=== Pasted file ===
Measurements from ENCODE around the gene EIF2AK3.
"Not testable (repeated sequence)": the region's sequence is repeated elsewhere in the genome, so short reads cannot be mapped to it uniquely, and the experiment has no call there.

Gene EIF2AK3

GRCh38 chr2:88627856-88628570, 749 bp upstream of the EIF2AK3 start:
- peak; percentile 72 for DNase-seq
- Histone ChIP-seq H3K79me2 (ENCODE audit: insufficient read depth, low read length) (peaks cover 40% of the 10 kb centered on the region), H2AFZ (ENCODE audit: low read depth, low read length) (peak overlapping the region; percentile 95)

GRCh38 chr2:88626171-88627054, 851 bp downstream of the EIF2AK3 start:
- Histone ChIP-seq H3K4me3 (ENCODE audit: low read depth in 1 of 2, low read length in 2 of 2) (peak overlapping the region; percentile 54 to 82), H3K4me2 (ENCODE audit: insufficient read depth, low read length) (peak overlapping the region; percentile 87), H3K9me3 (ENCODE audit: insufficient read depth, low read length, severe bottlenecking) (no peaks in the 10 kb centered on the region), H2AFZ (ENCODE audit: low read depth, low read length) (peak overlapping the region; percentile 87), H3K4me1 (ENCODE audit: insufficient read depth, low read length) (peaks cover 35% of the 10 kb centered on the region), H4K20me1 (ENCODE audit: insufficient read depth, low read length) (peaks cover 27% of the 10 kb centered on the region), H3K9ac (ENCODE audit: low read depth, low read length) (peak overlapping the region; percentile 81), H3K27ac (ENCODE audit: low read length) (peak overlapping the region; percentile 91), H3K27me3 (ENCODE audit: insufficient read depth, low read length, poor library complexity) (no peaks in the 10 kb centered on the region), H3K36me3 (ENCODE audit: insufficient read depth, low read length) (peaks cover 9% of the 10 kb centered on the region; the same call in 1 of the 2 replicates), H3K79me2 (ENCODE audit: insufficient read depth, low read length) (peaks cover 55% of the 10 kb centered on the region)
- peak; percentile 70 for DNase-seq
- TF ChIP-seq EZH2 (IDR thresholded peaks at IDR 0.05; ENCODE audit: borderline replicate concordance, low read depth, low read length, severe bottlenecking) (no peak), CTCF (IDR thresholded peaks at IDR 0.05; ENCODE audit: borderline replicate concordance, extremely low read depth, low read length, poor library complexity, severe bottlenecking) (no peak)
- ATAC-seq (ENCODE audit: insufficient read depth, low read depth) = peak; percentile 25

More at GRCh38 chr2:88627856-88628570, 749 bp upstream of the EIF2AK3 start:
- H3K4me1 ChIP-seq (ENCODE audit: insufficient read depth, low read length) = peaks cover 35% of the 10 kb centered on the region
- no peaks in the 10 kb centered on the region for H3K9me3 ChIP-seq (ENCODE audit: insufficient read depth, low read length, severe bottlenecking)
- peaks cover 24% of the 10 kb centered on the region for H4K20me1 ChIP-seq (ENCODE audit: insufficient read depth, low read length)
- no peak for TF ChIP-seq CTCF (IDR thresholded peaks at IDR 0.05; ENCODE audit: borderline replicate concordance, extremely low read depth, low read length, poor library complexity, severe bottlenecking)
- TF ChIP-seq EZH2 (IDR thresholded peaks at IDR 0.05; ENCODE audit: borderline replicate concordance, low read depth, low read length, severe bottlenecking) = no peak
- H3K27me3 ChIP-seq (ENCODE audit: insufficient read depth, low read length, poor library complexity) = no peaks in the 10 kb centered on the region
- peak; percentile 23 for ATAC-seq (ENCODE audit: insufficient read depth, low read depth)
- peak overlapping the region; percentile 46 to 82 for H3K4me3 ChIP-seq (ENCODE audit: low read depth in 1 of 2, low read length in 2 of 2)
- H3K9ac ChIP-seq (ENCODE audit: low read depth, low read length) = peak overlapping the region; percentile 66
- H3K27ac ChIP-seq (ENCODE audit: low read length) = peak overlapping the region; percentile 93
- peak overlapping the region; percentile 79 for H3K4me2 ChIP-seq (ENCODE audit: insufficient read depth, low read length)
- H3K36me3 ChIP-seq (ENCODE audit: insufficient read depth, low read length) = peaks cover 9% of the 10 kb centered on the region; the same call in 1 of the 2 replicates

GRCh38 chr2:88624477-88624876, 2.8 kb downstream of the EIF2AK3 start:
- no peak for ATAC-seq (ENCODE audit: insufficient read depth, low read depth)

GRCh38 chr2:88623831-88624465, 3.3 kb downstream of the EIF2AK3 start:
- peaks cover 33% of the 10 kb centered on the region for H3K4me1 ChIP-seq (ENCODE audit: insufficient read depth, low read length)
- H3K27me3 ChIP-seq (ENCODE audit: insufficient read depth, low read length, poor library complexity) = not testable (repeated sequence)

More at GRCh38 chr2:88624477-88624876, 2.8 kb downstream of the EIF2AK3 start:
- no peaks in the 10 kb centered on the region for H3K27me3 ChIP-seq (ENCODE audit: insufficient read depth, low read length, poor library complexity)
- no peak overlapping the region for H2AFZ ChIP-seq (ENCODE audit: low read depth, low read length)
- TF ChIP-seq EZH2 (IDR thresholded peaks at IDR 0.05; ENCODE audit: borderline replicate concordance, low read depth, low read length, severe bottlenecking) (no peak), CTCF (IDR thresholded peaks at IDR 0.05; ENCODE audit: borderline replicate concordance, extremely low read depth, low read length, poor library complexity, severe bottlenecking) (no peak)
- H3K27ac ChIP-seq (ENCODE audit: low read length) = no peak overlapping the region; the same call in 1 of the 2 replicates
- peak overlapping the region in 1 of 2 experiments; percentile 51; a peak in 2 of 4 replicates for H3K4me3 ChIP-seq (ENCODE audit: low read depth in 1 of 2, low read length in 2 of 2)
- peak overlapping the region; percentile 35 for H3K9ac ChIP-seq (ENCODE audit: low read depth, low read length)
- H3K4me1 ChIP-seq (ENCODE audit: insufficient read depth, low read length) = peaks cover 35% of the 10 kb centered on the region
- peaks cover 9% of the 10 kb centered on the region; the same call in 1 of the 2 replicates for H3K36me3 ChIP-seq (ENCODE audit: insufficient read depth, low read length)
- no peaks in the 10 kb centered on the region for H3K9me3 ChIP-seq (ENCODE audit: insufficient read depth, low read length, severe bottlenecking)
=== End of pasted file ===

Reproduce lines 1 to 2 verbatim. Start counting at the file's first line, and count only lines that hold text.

Measurements from ENCODE around the gene EIF2AK3.
"Not testable (repeated sequence)": the region's sequence is repeated elsewhere in the genome, so short reads cannot be mapped to it uniquely, and the experiment has no call there.